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Biden v. Sanders: Which Democratic Candidate Is Best for US Higher Education?

Biden v. Sanders: Which Democratic Candidate Is Best for US Higher Education? main image

After almost a year of campaigning, the Democratic race has finally narrowed down to two candidates: moderate Joe Biden, Vice President under the Obama Administration, and progressive Bernie Sanders, Senator from Vermont since 2007.

While the two belong to the same party, their stances on popular American issues – such as international intervention, healthcare, climate change, gun control and immigration – have led to key differences in their approach to resolve them.

The same divide applies to another pressing matter: college affordability and higher education policy.

As of today, some 45m Americans owe about US$1.6tn (£1.32tn) in student debt to schools and private loaning companies. This is a staggering figure, but not so surprising considering that the price of a four-year university degree has more than tripled since the 1990s.

The average college student in the US graduates with around US$30,000 (£24,800) in student debt, while one in six college students will have accumulated over US$50,000 (£41,350) at the end of the four years of college.

These include older Americans: one in 10 in their 40s and 50s still owe money to debt collectors.

The financial burden of attending college also affects students’ personal resources. Research found that 45 percent of college students struggled with hunger; 56 percent struggled with the cost of housing; and 17 percent have experienced homelessness. This has led to equity gaps in the current student population.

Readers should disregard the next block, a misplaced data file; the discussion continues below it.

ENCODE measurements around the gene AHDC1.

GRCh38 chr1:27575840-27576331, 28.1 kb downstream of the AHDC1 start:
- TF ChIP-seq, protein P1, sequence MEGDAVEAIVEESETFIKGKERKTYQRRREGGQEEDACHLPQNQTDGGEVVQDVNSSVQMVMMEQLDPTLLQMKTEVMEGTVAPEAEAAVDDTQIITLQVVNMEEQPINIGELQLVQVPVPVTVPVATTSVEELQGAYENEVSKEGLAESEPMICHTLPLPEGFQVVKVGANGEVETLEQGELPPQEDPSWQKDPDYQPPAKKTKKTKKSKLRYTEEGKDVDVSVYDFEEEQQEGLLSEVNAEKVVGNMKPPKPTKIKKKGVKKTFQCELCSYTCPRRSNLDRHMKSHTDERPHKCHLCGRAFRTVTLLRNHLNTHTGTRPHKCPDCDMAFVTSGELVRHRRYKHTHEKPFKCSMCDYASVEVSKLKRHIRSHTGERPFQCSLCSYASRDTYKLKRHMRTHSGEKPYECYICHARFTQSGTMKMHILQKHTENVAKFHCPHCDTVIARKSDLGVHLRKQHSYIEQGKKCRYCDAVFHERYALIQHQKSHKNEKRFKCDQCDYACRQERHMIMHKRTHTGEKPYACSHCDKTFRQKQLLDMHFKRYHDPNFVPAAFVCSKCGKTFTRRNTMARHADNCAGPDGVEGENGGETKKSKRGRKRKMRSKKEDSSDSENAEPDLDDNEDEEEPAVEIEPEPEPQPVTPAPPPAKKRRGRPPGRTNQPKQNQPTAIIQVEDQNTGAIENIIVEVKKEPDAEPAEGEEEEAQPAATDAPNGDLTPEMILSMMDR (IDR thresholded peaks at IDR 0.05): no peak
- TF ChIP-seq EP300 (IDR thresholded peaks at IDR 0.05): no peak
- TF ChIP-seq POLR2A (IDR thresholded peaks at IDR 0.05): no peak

According to recent reports, only 14.3 percent of people aged 25-34 with disabilities have attended university compared to 37.2 percent of their peers without disabilities.

Moreover, people whose families make less than US$35,000 (£29,084) a year are 15 times less likely to earn an undergraduate degree.

It’s obvious why higher education is a make-or-break deal for many voters, especially young ones under 35, but how are Biden and Sanders planning to tackle these issues?

Scrapping v. managing costs

The most radical differences between the two candidates lie in debt forgiveness and college tuition fees.

Sanders’ plan proposes scrapping the entire balance of US$1.6tn in outstanding student debt.

Biden, on the other hand, wants to tailor his approach to different income brackets: graduates who make US$25,000 (£20,728) or less per year would see their undergraduate debt scrapped, while everyone else would pay 5 percent of their yearly income towards loans. After 20 years, all remaining debt would be canceled.

In terms of tuition fees, Sanders wants to pass the College for All Act to make public colleges and universities, tribal colleges, community colleges, trade schools and apprenticeship programs free for all. This would require a state-federal spending of US$48bn (£39.7bn) per year where the government would pay two-thirds of the cost and the state would pay the rest.